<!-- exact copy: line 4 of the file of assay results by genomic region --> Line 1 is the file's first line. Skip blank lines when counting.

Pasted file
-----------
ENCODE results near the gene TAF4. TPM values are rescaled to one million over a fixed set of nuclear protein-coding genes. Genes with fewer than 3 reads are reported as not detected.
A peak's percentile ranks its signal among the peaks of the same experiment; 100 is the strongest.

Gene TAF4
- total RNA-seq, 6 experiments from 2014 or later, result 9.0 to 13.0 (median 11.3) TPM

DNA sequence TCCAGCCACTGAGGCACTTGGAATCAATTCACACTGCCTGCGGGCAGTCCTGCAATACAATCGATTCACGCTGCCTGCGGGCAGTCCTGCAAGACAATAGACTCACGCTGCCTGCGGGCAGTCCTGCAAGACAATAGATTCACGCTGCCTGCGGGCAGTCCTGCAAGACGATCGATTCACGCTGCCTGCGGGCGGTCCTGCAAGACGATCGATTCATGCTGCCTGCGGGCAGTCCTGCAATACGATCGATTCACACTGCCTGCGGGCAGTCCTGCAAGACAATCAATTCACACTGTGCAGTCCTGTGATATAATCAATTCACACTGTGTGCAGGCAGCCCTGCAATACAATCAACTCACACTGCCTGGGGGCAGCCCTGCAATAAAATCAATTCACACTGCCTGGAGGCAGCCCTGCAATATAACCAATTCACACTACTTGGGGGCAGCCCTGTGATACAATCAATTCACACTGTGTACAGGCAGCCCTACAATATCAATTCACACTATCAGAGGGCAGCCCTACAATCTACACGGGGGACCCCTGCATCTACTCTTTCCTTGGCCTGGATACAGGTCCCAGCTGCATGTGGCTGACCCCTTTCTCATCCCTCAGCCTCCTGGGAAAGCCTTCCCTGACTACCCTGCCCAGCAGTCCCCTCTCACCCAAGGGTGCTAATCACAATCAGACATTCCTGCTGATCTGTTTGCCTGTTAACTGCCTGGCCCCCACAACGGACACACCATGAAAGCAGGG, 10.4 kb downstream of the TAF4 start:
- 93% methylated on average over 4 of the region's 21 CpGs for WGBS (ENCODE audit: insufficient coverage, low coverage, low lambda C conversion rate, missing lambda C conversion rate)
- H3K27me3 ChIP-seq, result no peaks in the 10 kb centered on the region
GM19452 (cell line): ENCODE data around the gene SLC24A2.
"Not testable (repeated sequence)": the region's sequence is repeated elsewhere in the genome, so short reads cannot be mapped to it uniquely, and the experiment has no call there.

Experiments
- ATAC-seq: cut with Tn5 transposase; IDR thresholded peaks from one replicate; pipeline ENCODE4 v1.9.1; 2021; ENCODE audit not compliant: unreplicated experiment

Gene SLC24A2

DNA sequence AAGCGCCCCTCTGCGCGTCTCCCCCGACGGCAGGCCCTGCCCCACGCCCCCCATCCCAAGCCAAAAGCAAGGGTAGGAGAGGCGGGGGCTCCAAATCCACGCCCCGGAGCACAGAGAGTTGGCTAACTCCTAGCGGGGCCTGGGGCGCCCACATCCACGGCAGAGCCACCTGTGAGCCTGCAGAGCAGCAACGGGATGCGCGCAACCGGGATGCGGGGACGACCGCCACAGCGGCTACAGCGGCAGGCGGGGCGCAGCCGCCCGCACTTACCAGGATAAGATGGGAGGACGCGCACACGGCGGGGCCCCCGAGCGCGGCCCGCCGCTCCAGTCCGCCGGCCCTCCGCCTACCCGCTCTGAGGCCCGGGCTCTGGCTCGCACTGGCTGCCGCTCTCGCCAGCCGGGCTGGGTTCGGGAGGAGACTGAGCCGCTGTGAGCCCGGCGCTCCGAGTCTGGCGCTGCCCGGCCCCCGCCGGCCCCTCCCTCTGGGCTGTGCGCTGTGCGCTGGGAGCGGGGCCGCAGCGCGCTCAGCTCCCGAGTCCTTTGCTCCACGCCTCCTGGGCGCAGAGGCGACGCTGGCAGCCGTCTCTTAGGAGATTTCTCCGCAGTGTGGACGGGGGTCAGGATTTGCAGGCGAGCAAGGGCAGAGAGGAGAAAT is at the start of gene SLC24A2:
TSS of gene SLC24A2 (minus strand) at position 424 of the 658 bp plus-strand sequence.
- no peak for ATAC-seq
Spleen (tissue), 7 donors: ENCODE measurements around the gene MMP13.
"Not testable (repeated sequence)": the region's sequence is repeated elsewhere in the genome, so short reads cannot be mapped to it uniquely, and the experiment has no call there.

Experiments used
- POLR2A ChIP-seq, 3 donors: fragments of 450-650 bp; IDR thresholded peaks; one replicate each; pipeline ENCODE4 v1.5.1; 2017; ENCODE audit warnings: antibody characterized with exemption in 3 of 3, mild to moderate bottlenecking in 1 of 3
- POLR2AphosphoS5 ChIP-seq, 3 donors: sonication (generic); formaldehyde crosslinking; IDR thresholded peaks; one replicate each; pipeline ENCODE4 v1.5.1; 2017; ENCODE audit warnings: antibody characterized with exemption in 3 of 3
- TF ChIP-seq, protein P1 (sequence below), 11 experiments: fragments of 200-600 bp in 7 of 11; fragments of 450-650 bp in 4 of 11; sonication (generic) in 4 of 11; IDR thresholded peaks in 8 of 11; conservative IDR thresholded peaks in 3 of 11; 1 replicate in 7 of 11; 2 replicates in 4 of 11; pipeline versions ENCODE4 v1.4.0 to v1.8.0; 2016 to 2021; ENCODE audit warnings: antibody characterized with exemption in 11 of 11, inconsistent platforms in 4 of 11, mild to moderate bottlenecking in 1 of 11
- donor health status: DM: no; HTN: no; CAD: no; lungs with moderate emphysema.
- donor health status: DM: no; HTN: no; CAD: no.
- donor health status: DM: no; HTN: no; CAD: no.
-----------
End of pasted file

- total RNA-seq, 6 experiments from 2014 or later, result 9.0 to 13.0 (median 11.3) TPM